DOI: 10.1161/circ.148.suppl_1.15351 ISSN: 0009-7322

Abstract 15351: Characteristics of Veterans Enrolled in a Nationwide Home Telemonitoring Blood Pressure (BP) Program

AREEF Ishani, David Nelson, Sean Nugent, Brent Taylor, Karen L Margolis, Oliva Taylor, Jacob McPherson, Srihari Raju, Hanna Ibrahim, Nayanjot K Rai, Paul Drawz
  • Physiology (medical)
  • Cardiology and Cardiovascular Medicine

Background: Guidelines recommend home BP monitoring for the diagnosis and management of hypertension. The Veterans Affairs (VA) has a robust nationwide home BP monitoring telehealth (HT) program.

Aims: We aimed to determine factors associated with being enrolled in the VA’s HT program using a nationwide cohort.

Methods: Veterans with hypertension and a primary care (PC) visit between 4/2013 and 9/2015 were identified and classified as telehealth if they enrolled in the HT program and were issued a home-telehealth BP monitor. Control patients were not enrolled. Patient characteristics including the care assessment needs (CAN) score (validated probability for mortality or hospitalization in the following year) were extracted from the electronic health record (EHR).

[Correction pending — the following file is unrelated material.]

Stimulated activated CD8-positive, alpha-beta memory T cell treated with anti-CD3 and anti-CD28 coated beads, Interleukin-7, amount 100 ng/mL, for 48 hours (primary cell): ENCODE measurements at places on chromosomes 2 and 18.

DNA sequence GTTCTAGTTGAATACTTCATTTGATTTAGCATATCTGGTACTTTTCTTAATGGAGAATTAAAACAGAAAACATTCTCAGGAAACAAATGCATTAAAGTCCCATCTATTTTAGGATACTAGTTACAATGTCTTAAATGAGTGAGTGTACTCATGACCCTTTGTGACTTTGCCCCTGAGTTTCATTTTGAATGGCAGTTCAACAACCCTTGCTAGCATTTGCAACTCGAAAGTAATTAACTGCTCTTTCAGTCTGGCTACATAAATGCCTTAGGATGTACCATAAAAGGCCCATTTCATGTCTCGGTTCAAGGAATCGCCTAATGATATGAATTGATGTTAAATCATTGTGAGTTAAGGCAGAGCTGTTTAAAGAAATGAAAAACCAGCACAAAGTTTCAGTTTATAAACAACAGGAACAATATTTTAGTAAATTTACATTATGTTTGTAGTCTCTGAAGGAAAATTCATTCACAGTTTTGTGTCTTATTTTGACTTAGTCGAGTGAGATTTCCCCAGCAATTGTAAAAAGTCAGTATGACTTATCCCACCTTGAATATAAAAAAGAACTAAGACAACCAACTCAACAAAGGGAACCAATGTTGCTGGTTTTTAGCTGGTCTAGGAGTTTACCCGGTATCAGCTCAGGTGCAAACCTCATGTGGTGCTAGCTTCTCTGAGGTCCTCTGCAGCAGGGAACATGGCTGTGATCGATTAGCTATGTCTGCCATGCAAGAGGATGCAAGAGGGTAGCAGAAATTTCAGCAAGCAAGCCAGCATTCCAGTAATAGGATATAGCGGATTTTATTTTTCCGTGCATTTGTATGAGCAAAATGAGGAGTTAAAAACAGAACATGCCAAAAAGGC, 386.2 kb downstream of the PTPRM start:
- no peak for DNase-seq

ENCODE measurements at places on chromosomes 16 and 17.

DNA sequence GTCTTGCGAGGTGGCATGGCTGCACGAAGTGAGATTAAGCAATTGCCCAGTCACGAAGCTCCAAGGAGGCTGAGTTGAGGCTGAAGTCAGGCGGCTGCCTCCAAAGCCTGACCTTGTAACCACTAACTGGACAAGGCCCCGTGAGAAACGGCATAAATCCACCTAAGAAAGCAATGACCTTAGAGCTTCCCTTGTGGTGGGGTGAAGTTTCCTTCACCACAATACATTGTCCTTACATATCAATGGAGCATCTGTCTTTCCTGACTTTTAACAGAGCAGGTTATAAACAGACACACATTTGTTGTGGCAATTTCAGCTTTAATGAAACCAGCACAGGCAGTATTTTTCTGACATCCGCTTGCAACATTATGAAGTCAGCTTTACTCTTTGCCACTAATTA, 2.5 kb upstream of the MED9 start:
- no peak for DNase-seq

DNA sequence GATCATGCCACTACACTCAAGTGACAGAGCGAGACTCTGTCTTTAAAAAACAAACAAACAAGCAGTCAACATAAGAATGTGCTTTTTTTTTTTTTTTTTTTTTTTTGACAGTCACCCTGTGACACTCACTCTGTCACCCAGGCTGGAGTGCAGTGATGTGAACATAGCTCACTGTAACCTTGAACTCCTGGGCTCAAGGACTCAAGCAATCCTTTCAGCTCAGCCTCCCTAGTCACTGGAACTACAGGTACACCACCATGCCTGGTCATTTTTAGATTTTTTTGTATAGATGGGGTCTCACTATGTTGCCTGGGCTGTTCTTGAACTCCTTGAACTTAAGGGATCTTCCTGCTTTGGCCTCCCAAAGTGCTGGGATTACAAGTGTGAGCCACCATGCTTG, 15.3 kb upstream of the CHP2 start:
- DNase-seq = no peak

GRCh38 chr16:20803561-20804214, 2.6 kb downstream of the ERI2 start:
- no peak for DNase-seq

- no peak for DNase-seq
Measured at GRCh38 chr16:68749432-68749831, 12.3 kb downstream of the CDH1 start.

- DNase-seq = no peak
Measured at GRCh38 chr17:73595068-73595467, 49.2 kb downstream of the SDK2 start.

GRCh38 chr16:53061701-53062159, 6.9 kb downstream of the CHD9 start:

Results: Over 33 months, 29,927 (2.5%) veterans were enrolled in the HT program and 1,160,506 (97.5%) veterans with hypertension were not enrolled. Compared to controls, HT patients were of similar age (median 66 years), were more likely to be female (5.6% vs 4.6%), be of Black race (28.7% vs 20.1%), have a higher index median systolic BP (158.4 vs 153 mmHg), have a greater number of PC visits in the 2 years prior (11 vs 7 visits), have a higher median probability of a mortality or hospitalization event within 1 year (13% vs 7%) and were on a greater number of antihypertensive medications than those not enrolled (Table). These veterans were seen by 9,301 PC providers, who enrolled the following percentages of their hypertensive patients (% of patients by % of providers): 0% by 22%, <2% by 24.1%, 2-5% by 28.9%, 5-10% by 16.4%, 10-20% by 6.9% and >20% by 1.7%.

Conclusion: The VA’s HT program is used by a limited number of Veterans. Those enrolled are sicker and have a greater burden of hypertension than those not enrolled. Most providers have a small percentage of their panel of patients enrolled. This preliminary report comes from a study evaluating the effect of HT on BP control, cardiovascular events, and non-cancer mortality.

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